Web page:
[collectd] RFC: Changes to data sources and naming schema

Pierre-Yves Ritschard pyr at spootnik.org
Mon Sep 23 21:42:23 CEST 2013

Hi list,

First of all, shout-out to octo and jeremy katz for making the hackathon
happen, great stuff and a great opportunity to meet you all.

Here are my answers and comments:

1) OK. Fully in favor, I don't think the extra disk space will be much of a
problem, it will greatly simplify the API.
2) OK. My gut initially said no, but rather because I hadn't wrapped my
head around the fact that gauge still was there and provided all necessary
information. I churned to find use cases where this would be interesting to
3) I'm am strongly in favor of solution 2, because it is the one that would
allow the most flexible way of interacting with other outputs than rrdtool
and graphite. Resolving to something ressembling a path name is a task that
concerns mostly:
  - the csv output plugin
  - the rrd output plugin
  - the write_graphite output plugin

I think there is a way to make this work out for these plugins as well as
discussed saturday.

The proposed way of doing it was to have plugins hint at the way a name
could be construed. The clear advantage of this is approach is that an
internal mangling DSL could use the fields and
it would ease interop with tools such as riemann, logstash or librato.

Serialisation is another debate :)

  - pyr

On Mon, Sep 23, 2013 at 8:12 PM, Florian Forster <octo at collectd.org> wrote:

> [TLDR: Do you have a use-case for raw counter values?]
> Good morning everybody,
> we had a great time at the Hackathon [0] in Berlin yesterday. Thanks
> again to everyone!
> Amongst the ideas we discussed were some fundamental changes to the way
> metrics are represented. These ideas might eventually result in a
> collectd version 6, but hold you breath just yet – no actual coding has
> been done in that direction, we're just collecting design ideas at the
> moment.
> 1) Get rid of multiple "data sources" per metric.
> Some metrics, e.g. the "if_octets" metrics from the "interface" plugin
> and the "load" metric from the "load" plugin have multiple "data
> sources". The "if_octets" metrics has data sources "rx" and "tx" for
> received and transmitted bytes.
> We would like to remove this functionality altogether. Rather than one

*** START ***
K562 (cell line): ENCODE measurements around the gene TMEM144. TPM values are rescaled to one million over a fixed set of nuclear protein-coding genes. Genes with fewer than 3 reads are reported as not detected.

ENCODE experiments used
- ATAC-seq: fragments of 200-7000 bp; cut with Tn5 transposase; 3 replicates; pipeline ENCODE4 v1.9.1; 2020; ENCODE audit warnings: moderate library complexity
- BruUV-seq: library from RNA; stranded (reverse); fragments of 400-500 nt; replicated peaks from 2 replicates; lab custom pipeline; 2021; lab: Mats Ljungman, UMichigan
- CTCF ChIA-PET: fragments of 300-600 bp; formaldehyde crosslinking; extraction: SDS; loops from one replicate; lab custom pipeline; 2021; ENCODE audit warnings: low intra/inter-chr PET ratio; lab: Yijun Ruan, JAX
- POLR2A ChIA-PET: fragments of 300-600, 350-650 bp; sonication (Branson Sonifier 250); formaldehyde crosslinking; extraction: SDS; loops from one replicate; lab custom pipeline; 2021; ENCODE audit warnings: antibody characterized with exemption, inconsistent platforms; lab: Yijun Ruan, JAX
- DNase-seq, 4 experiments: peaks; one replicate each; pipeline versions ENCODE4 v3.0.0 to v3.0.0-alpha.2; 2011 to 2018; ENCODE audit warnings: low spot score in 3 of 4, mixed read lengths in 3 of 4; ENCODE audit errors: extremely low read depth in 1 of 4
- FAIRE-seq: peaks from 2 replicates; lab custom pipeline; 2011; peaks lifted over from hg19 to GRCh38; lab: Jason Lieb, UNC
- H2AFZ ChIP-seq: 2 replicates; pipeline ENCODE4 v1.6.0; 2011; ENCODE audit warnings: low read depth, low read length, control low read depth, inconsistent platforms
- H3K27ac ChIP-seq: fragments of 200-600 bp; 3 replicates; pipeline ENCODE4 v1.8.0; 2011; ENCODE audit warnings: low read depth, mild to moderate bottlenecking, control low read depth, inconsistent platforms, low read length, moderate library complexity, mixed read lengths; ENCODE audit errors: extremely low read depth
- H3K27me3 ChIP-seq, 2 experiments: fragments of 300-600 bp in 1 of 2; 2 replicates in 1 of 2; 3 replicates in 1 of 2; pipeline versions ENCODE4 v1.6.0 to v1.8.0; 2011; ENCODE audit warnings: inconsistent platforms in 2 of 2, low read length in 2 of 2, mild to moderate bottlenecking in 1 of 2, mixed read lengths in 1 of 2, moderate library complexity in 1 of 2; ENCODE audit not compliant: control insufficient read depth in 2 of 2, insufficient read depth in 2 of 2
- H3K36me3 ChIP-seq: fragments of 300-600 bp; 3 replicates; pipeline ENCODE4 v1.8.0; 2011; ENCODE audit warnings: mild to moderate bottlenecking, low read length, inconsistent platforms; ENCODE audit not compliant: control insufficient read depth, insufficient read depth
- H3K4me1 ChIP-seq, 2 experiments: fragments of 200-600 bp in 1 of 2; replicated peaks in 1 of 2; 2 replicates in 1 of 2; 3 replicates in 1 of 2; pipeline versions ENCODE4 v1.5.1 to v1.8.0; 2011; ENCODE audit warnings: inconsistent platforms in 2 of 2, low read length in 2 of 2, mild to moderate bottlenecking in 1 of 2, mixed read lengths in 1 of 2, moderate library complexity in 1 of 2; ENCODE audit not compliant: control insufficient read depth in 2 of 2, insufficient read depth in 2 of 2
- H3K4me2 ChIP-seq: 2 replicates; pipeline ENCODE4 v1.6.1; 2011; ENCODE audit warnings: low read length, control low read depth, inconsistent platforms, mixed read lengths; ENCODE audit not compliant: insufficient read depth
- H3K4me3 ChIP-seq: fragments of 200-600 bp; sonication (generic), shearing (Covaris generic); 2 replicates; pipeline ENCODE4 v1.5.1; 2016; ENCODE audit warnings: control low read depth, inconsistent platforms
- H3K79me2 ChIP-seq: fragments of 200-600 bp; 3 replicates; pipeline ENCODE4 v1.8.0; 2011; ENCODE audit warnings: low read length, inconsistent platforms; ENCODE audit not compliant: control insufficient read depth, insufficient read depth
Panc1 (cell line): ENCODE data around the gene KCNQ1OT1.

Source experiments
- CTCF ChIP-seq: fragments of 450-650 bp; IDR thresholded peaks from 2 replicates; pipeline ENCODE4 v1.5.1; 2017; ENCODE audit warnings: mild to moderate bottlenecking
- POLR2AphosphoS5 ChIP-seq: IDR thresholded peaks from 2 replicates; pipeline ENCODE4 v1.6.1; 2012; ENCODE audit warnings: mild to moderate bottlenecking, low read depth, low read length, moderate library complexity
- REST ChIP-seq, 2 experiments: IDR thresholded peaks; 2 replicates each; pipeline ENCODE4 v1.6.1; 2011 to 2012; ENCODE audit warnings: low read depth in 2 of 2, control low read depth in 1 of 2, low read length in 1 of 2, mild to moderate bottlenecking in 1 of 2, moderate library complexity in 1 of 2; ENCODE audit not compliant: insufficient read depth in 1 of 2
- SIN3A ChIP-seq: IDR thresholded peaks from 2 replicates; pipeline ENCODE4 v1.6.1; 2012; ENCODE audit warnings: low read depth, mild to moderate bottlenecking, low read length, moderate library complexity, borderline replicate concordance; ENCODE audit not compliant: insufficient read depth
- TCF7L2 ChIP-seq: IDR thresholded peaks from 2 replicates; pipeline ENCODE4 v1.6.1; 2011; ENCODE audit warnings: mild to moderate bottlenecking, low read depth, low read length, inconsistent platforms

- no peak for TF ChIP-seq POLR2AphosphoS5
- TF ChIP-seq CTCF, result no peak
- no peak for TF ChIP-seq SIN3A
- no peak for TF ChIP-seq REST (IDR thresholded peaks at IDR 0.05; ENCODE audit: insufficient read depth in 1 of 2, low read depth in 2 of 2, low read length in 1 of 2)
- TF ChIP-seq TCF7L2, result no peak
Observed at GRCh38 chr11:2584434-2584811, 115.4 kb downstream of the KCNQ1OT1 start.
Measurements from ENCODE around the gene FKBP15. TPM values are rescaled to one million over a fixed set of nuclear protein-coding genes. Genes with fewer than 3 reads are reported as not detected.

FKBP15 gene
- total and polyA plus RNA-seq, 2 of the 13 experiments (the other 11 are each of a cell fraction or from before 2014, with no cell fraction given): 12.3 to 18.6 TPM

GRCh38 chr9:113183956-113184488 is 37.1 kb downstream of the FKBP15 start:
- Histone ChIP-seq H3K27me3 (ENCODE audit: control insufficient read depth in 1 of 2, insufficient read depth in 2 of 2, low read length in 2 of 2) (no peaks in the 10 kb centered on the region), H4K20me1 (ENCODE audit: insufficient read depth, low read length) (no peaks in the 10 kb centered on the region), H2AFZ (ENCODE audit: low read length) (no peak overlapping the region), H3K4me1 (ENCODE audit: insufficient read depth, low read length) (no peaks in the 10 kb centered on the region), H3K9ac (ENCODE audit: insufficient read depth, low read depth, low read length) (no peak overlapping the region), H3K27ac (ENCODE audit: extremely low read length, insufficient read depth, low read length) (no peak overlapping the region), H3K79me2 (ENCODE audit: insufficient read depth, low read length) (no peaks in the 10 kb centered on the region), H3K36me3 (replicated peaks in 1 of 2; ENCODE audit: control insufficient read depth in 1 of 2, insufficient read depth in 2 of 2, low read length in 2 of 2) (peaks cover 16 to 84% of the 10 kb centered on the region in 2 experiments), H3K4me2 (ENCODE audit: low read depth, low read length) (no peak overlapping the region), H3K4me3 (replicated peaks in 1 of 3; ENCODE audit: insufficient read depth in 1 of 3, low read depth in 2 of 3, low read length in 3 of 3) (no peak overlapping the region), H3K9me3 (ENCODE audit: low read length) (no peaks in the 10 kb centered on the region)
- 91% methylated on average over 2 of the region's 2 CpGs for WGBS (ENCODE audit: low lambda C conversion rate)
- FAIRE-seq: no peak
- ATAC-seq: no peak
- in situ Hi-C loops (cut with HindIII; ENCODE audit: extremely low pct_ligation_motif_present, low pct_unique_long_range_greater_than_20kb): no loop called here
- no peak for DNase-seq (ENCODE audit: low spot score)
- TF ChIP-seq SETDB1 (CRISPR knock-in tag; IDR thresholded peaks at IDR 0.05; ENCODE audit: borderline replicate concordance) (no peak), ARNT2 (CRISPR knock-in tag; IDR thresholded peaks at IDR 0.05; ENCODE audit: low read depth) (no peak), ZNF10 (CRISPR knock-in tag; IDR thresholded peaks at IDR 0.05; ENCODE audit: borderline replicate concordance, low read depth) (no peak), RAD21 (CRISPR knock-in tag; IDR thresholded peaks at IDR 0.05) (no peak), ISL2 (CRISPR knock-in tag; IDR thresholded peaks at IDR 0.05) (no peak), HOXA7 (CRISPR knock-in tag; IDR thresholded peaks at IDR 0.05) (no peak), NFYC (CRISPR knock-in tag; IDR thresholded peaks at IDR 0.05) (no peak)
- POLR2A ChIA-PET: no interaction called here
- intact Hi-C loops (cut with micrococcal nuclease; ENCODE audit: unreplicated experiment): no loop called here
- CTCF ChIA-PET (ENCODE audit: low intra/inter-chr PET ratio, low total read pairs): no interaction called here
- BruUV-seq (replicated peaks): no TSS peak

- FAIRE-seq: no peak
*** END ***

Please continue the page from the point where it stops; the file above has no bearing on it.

> metric with two values, we would like the "interface" plugin to create
> two metrics with one value each. Since version 5.0 this is mostly how
> metrics are defined and only few cases are left, now we would like to
> actually remove the functionality. We reached a consensus on this so
> it's essentially a done deal.
> Pro:
>   * A lot of collectd code becomes a lot easier (less bugs)
>   * A lot of front-end and graphing code becomes a lot easier (more
>     and better front-ends)
>   * Mapping of collectd metrics to names used by other systems,
>     e.g. Graphite, is easier / more consistent
>   * Splitting up existing RRD files by "data source" is a solved
>     problem; writing a migration script is fairly simple
>   * A point which causes much confusion for new users is resolved
> Contra:
>   * Building a backwards compatibility layer for this is going to be
>     hard
> 2) Calculate the rate of counters / DERIVEs early on and after that only
>    handle gauge values.
> Right now, values come in four flavors: GAUGE and DERIVE, and two more
> special cases which are hardly ever used. These numbers are passed
> through the daemon as they are, i.e.:
>   * The CPU plugin gets a counter of how many ticks / jiffies the CPU
>     has spent in user mode since some unspecified time in the past.
>   * This number if "dispatched" as a DERIVE type value.
>   * The output plugins will write this absolute number.
> However, in the case of DERIVE (and COUNTER) values these actual